Pothole problem solved by UWM?

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by John Cuoco

MILWAUKEE -- UW-Milwaukee Professor Konstantin Sobolev and a team are working on a new type of concrete.
 
They call it Superhydrophobic Engineered Cementitious Composite (SECC).
 
The concrete is designed to be more durable than average concrete and water repellent.
 
Their cement composite has a high level of “crack control” that the researchers estimate has a service life of 120 years or more.
 
The average life span of concrete roads in Wisconsin falls in the 40-50-year range, with up to 10 percent of reinforced bridge decks needing replacement after 30 years.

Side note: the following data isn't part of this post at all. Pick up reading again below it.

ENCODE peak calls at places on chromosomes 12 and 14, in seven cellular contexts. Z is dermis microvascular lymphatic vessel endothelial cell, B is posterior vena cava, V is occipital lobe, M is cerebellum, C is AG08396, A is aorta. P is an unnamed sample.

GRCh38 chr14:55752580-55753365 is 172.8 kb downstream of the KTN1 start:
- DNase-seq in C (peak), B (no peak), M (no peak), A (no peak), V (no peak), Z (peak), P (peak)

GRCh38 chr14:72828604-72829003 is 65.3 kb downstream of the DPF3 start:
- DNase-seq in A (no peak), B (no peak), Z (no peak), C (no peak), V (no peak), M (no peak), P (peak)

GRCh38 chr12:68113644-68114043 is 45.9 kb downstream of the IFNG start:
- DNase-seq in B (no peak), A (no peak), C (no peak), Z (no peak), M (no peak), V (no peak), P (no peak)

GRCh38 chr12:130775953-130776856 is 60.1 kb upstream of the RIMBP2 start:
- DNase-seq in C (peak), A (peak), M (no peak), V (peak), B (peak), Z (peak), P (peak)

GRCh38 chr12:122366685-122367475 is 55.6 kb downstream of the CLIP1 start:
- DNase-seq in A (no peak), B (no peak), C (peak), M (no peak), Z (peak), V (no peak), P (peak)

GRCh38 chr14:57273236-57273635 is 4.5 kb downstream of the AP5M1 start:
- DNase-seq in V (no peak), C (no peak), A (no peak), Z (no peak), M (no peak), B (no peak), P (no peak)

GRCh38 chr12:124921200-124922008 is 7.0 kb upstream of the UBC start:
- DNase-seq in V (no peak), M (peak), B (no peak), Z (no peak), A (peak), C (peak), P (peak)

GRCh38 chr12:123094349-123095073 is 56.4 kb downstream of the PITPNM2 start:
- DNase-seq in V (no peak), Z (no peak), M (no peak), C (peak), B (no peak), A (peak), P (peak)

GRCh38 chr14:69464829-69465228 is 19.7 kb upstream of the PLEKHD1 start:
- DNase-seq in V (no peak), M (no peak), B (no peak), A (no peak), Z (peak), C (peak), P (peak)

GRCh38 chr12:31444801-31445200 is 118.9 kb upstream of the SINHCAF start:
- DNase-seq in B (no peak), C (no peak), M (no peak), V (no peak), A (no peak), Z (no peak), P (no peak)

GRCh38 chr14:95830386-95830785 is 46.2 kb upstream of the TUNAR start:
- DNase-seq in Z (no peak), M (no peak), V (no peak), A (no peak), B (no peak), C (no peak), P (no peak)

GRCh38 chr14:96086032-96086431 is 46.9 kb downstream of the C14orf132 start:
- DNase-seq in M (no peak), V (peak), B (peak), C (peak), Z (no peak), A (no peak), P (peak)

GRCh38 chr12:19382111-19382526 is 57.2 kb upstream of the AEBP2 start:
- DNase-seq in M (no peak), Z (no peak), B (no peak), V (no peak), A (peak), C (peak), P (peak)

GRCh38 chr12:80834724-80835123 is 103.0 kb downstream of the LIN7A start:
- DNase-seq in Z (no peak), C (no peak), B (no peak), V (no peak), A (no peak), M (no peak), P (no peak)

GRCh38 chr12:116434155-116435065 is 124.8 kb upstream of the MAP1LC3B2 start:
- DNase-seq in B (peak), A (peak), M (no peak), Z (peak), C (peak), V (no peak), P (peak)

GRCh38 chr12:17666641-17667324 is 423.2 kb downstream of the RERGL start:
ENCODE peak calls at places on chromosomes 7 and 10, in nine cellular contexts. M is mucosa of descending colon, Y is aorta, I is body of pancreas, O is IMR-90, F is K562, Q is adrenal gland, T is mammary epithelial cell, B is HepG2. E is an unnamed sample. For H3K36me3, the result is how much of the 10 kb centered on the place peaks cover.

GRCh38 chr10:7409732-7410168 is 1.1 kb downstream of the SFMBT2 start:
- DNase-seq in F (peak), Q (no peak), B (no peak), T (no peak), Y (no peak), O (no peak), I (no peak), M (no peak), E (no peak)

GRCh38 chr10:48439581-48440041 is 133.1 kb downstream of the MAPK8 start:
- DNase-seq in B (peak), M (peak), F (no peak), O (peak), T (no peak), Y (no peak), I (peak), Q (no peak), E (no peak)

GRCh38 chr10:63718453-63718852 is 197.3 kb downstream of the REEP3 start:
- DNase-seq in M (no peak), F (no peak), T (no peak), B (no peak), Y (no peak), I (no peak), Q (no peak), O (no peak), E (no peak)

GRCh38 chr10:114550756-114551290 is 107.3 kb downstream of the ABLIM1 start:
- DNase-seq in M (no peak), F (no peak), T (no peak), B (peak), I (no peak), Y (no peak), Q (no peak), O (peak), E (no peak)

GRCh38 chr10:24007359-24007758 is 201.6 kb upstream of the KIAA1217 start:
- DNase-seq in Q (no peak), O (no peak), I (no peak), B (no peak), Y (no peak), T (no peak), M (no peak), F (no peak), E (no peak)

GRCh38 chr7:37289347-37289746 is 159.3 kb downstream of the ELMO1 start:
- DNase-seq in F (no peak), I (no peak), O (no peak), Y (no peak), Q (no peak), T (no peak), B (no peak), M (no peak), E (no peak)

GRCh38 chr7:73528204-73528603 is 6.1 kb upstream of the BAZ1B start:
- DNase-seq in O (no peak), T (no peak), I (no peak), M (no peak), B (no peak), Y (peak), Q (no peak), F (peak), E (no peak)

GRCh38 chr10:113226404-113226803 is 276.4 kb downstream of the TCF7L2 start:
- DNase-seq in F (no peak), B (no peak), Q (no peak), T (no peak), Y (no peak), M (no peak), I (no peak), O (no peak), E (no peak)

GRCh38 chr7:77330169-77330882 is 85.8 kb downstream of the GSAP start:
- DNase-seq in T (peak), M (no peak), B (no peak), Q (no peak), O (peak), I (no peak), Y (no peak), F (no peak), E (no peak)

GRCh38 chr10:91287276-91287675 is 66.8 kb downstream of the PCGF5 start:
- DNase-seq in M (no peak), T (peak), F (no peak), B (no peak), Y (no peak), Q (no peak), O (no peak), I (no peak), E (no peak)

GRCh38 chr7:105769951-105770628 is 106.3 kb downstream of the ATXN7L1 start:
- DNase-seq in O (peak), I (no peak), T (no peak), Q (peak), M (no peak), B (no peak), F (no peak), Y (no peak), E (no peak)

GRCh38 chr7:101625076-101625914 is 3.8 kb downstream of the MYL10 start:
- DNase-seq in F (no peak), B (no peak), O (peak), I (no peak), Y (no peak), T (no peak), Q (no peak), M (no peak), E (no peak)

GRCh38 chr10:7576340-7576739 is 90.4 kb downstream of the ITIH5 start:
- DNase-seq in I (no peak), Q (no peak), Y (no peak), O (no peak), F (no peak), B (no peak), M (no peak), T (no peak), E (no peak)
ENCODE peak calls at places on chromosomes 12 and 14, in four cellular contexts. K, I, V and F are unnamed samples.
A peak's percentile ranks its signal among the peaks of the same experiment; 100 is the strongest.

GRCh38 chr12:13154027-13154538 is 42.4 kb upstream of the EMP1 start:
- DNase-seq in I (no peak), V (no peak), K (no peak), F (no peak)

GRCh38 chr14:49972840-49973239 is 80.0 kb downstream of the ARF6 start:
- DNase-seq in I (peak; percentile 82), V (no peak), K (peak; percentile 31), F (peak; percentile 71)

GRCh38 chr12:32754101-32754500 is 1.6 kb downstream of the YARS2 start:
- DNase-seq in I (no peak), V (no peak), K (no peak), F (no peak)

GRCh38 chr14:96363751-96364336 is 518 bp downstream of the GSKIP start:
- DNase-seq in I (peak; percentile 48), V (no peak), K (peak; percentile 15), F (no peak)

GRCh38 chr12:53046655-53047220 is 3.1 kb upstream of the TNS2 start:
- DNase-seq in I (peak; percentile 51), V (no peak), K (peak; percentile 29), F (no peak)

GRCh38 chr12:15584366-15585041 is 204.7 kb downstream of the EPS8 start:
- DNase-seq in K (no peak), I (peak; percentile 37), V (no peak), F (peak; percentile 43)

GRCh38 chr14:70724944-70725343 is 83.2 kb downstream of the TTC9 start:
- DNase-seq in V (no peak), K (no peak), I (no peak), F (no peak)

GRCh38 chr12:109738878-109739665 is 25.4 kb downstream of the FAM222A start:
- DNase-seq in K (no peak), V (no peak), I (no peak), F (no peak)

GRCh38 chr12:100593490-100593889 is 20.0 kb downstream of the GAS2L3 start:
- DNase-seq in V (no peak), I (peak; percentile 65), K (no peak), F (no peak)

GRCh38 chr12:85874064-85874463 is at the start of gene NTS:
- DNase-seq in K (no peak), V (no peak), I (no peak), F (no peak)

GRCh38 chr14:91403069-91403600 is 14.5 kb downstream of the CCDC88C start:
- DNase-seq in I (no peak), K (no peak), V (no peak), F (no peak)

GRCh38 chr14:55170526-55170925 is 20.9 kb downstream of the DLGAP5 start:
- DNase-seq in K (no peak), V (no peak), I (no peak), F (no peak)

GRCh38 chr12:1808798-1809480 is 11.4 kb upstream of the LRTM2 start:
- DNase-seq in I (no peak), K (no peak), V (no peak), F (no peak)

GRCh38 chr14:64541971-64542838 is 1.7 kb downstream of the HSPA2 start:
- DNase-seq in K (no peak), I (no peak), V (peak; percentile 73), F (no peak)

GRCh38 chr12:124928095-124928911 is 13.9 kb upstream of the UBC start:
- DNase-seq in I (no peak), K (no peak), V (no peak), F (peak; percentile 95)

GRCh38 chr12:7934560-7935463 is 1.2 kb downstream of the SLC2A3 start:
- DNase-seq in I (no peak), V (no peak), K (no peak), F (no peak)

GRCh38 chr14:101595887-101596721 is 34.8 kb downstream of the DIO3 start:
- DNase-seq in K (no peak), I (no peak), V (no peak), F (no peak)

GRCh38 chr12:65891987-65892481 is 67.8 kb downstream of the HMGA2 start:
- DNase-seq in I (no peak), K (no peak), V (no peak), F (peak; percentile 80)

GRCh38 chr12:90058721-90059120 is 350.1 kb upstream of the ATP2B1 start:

Sobolev said the concrete mix uses super-strong unwoven polyvinyl alcohol fibers.
 
When cracks begin, the fibers keep them from becoming larger tears.
 
Admittedly this "super" concrete would cost more money, but Sobolev said it would pay for itself in the long run with less required maintenance.
 
Critics say less maintenance would equal less jobs, however Sobolev doesn't believe that and said it's a way to sustain.
 
He also doesn't buy the idea that this will create more harmful runoff than average concrete.
 

There's no exact timetable as to when this will be on roads, but Sobolev explained there are a number of companies interested. 

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